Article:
Not all that mysterious... On the Goodwill writeoff GAAP requires you to value the acquisitions you make periodically and if the present value of the future cash flows is less than what you paid for the business then you write down the asset to the fair value. Used to you would amortize goodwill over a period of time (typically 15-30 years). That method changed a few years back to the current one. the event is non-cash and has no impact on real earnings. For example my company wrote off about a billion in goodwill in 2009 and it had no impact on us at all. We excluded it from our non-GAAP earnings as well. It’s an accounting exercise.
The release of the valuation allowance is more complicated. Here’s the description from Wikinvest:
“A valuation allowance is a balance sheet line item that offsets all or a portion of the value of a company’s deferred tax assets because the company doesn’t expect it will be able to realize this value.
Sometimes, a company expects it will not be able to realize the benefits of its deferred tax assets. For example, If a company loses $10 million, it would record a deferred tax asset representing the decrease in taxes on its next $10 million in earnings. However, if the company doesn’t expect profits for the next several years, and doesn’t expect to earn $10 million in the seven-year time horizon before these deferred tax assets expire, it can’t record them at full value - because the company won’t be able to take advantage of this tax benefit.
If a company expects there is more than 50% chance it will not be able to realize some of its deferred tax assets (because its future income won’t be large enough to take full advantage of these tax breaks), it must report a valuation allowance to account for this.”
Thanks, I’m no accountant either and was hoping someone would post what you just did.
I believe so, it would have saved taxpayers a lot of money and required GM to buckle down and get back in the automobile business. Of course it would have invalidated UAW contracts and cost union members a lot. That’s my take on it.
No problem. My company had a “valuation allowance release” in the last quarter as well. We also adjusted it out on non-GAAP earnings. It’s not all that uncommon. The accounting rules have gotten so whacky that it’s hard to keep track. Our “adjusted” earnings (or non-GAAP) are meant to show investors what the underlying business is actually doing and not get bogged down in esoteric accounting rules that don’t impact actual cash performance.
GM doesn’t deserve a dime until all former holders of GM bonds are repaid.
Amen to that...That turned out to be legalized robbery.
Thanks, I hadn’t seen that.
GM uses non-GAAP
FWIW, I've had a couple modules of Acctg a while back and this was way above that, but many here me included, do not trust what GM has done. It is a gut feel thing. And how in the Frank-Dodd / Sarbanes Oxley world do they live without being GAAP? We know how they got away with the carry forward of 45 billion in losses in the non-bankruptcy, but their hidden liabilities are the VEBA liabilities that while not their paper, they in essense are still on the hook for IMHO. They tried to buy out old employee pensions, and that is done, But the Union Pension(s) are who's liability at this point? I still stand on my prediction, this entity may have to go Chapter 11 again, something doesn't pass the smell test.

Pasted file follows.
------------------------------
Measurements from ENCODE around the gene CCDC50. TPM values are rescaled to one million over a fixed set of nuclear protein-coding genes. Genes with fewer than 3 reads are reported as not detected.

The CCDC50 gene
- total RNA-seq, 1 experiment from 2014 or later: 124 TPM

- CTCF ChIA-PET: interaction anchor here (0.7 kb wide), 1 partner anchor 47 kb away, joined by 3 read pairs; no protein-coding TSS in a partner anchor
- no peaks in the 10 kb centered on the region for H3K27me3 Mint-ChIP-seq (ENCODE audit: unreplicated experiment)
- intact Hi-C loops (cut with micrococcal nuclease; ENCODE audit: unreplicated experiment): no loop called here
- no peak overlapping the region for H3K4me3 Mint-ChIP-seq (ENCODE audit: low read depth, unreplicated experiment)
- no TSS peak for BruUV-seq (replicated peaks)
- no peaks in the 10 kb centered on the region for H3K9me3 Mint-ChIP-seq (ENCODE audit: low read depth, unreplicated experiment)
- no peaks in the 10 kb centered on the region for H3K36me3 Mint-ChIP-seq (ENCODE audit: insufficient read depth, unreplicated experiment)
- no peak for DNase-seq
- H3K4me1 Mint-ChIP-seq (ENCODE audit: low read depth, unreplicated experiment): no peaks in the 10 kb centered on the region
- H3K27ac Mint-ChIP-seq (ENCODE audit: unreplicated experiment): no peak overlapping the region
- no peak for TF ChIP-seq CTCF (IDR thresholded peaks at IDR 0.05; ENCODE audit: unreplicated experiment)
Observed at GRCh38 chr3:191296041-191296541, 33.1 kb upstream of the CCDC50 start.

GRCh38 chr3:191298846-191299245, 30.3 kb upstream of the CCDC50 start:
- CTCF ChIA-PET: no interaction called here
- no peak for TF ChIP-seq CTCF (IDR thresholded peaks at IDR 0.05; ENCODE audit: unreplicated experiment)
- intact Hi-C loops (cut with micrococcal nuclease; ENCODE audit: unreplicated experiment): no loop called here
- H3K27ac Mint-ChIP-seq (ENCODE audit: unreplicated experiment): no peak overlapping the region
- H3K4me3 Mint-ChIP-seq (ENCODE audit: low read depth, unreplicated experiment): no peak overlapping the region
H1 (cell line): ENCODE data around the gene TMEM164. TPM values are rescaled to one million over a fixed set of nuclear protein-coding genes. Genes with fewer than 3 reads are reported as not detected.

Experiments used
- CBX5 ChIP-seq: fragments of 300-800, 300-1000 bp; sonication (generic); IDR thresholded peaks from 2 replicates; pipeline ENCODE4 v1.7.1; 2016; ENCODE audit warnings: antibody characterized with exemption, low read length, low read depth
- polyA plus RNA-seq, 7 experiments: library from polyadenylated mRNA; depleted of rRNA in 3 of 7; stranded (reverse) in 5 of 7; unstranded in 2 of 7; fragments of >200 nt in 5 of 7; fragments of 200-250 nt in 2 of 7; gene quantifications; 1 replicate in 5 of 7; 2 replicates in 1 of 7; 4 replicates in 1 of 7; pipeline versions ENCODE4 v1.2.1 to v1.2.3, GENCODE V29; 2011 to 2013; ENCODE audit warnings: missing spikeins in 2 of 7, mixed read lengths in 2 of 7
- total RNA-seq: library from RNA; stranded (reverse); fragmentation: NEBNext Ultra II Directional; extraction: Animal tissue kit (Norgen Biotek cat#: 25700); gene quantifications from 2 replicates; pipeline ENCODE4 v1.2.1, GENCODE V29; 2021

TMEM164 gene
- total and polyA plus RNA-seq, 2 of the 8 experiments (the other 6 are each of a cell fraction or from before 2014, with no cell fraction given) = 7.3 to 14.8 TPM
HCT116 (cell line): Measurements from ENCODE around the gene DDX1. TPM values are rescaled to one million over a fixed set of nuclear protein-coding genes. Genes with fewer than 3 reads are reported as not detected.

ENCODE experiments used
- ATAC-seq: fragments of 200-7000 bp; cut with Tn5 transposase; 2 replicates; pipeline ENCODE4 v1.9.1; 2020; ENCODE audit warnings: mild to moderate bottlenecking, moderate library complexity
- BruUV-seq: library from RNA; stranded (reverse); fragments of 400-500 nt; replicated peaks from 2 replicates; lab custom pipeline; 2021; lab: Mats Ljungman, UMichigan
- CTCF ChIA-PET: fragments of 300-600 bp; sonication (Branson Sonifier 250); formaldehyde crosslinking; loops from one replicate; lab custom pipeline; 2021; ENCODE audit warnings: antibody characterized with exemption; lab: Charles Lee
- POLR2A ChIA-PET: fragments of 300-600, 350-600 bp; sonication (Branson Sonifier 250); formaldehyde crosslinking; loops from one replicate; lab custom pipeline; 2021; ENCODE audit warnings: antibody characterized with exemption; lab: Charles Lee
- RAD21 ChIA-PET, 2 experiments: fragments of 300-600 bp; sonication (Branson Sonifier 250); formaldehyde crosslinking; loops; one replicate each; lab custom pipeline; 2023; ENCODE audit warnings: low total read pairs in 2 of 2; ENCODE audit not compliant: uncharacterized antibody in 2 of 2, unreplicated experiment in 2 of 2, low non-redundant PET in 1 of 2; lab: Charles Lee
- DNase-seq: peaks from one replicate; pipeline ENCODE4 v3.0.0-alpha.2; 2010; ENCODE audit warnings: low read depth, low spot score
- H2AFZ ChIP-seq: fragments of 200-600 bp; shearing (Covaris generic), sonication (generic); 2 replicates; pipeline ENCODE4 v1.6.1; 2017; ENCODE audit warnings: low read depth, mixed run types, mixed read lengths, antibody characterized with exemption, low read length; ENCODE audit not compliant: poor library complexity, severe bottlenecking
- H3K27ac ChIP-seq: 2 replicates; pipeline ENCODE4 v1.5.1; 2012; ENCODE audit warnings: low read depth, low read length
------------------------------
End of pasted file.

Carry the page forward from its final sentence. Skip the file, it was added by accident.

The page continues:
Tell me where I am wrong here....
SEC rules state that Non-GAAP measures cannot be presented without a reconciliation from GAAP to Non-GAAP. Additionally you cannot present the Non-GAAP measure "more prominently" than the GAAP measures.
In our public filings we have safe harbor language on Non-GAAP financial measures that states in part, "The Company presents adjusted operating income (loss), adjusted operating margin, adjusted EBITDA and adjusted EBITDA margin because these are measures management believes are frequently used by securities analysts, investors and other interested parties in the evaluation of financial performance."
Additionally we state, "These non-GAAP measures have limitations as analytical tools, and securities analysts, investors and other interested parties should not consider any of these non-GAAP measures in isolation or as a substitute for analysis of the Company's results as reported under accounting principles generally accepted in the United States ("GAAP"). These non-GAAP measures may not be comparable to similarly titled measures used by other companies."
Finally we say, "A reconciliation of non-GAAP to GAAP results is included..." with the presentation, press release, what have you.